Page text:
John Lepore | June 4th, 2020
The New York Mets franchise has had quite a history. They set the record for most losses at 120 in their inaugural season of 1962. They’ve also won two World Series in 1969 and 1986 and have been to three more in 1973, 2000, and 2015. There are some difficult choices for this one, but here are the four players on the New York Mets Mount Rushmore.
Be sure to check out all of our Mount Rushmore articles here.
This is the one choice that is an absolute no-brainer. “The Franchise” made his debut in 1967 and promptly won the NL ROY award with a 16-13 record and a 2.76 ERA. After another excellent season in 1968, the mounds were moved down for the 1969 season. Seaver didn’t care. He won the first of three Cy Young awards in 1969, leading the league with 25 wins and posting a 2.21 ERA. His moment for the history books came on April 22, 1970, when he struck out 19 San Diego Padres. That was a feat in itself but the record that still stands to this day is the 10 batters in a row that Seaver mowed down. Poor Al Ferrara was the guy who got K’d twice and ended the game with that 10th strikeout.
Tom Terrific would just continue to dominate from there. He led the league in ERA and strikeouts three of the next four years. He won his second CYA in 1973 and led the Mets to their second WS appearance. Despite only allowing seven ERs in 31.2 innings in the playoffs, Seaver was 1-2 and the Mets lost to the Oakland A’s in seven games. Seaver won his third CYA in 1975 leading the league in wins (22) and strikeouts (243). After starting the 1977 season well, the Mets traded Seaver to the Cincinnati Reds for four players. He is the Mets all-time leader in Wins (198), ERA (2.57), IP (3,045.2), and Strikeouts (2,541). His number 41 was retired in 1988.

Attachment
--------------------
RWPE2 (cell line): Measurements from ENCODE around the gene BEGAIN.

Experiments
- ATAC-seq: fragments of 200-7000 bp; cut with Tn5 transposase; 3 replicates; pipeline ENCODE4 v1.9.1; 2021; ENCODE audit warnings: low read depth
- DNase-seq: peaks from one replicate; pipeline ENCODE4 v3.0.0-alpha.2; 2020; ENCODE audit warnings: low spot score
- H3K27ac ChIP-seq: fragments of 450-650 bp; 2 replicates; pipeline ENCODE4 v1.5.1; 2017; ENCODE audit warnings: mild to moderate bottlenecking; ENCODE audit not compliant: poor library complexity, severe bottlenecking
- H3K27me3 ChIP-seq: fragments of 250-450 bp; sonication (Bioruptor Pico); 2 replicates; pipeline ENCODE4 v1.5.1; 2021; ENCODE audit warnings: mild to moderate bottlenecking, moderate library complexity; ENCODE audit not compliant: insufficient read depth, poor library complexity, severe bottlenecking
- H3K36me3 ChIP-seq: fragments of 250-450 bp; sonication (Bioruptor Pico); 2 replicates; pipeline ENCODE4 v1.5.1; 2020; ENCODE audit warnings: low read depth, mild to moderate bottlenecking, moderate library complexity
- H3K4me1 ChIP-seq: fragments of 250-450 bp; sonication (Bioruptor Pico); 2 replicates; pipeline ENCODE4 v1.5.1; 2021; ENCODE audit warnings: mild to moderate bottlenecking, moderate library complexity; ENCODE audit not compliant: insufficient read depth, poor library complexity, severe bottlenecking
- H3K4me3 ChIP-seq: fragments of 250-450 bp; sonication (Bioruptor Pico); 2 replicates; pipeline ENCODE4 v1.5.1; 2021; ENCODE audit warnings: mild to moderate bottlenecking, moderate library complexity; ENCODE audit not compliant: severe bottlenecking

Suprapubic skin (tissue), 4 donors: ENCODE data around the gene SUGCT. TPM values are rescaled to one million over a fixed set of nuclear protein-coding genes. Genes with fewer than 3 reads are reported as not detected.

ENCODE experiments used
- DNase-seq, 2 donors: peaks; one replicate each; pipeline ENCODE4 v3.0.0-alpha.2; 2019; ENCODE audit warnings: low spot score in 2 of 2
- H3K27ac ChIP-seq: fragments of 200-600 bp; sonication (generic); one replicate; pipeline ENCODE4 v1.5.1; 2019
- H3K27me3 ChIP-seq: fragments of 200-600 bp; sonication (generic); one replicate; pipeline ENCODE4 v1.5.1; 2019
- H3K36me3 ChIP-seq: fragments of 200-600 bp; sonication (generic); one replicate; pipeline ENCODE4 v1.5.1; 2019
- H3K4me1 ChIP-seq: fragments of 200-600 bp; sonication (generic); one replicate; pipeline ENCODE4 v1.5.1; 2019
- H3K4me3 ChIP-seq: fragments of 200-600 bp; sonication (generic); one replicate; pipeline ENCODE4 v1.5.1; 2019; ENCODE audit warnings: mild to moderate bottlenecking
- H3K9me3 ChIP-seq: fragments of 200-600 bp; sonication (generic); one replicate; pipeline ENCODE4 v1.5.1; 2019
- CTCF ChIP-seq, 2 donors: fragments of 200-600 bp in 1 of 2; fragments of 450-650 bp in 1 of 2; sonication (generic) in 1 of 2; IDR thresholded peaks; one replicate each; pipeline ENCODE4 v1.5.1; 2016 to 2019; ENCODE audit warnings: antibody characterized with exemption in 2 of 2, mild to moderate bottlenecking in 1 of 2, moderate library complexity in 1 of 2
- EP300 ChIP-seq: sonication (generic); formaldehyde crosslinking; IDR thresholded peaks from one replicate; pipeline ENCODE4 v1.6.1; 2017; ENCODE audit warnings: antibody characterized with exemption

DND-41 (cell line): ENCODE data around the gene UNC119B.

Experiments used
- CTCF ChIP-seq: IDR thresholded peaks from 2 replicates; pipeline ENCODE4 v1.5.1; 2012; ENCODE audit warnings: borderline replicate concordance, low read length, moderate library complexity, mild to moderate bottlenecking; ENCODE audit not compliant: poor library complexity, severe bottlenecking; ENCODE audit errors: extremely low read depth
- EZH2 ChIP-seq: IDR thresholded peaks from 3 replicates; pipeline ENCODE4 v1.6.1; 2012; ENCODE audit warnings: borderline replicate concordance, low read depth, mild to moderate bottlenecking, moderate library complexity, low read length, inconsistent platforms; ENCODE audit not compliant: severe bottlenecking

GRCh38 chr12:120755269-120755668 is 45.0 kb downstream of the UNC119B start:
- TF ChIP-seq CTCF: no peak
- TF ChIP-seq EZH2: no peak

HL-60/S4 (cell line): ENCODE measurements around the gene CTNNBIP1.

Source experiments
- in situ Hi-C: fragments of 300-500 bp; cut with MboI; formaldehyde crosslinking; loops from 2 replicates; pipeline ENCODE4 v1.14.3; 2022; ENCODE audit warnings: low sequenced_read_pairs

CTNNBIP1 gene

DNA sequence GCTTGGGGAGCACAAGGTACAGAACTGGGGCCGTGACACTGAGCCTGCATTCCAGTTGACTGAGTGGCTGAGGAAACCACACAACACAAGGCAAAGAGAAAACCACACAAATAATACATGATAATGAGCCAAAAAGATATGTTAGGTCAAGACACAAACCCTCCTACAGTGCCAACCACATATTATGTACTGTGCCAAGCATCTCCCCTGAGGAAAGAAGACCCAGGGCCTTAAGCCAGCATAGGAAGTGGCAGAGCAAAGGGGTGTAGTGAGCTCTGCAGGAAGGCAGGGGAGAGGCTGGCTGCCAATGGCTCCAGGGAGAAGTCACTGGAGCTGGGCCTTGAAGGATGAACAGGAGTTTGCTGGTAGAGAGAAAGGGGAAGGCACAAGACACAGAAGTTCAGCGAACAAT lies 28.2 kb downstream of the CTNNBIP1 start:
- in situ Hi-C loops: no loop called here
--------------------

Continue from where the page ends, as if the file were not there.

Doctor K made his debut in 1984 and took New York sports by storm. In one of the most impressive rookie seasons ever by a starter, Doc was 17-9 with a 2.60 ERA and a league-leading 276 strikeouts (a rookie record). He won the NL ROY award and finished second to Rick Sutcliffe for the CY award. In 1985, Gooden outdid himself and put up one of the best seasons ever by a pitcher. He was 24-4 with a 1.53 ERA and 268 strikeouts, winning the pitching triple crown. His 1.53 ERA is the second-lowest in the majors since 1920 (Bob Gibson 1.12 in 1968). Gooden remains the youngest pitcher (20 years old) ever to have an ERA+ over 200 (229). He also set the record for quality start% at 94.3% (33 out of 35).
In 1986, Gooden put together another excellent season going 17-9 with a 2.84 ERA and 200 strikeouts. Over 50 starts from August 11, 1984, to May 6, 1986, Gooden went 37–5 with a 1.38 ERA. He had a 412/90 K/BB rate in 406 innings in that span. After pitching well in the NLCS, Doc didn’t pitch very well against the Boston Red Sox in the World Series, but the Mets won anyway.
The Troubles Begin
His legal issues began in December of 1986 when he was arrested in Tampa for fighting with police. He then tested positive for cocaine in spring training in 1987. He wouldn’t make his debut until June 5th but would still make 25 starts and pitch to a 3.21 ERA and win 15 games.
The injury bug finally bit Gooden in 1989 as a shoulder injury reduced him to 17 starts. He bounced back strong in 1990 and even though a minor injury in 1991 forced him to miss a few starts, he pitched well through 1993. In 1994, Doc tested positive again for cocaine and was suspended for 60 days. After testing positive again during his suspension, MLB suspended Gooden for the 1995 season, ending his time with the Mets.
Despite the issues, Doctor K was an icon in New York during his time there. He even had his own billboard in Times Square. As a young phenom, he gave Mets fans hope when he broke into the majors in 1984. In franchise history, he is fifth in ERA (3.10 min. 1,000 IP), second in Wins (157), WAR for pitchers (46.4), and Strikeouts (1,875). He was inducted into the Mets Hall of Fame in 2010.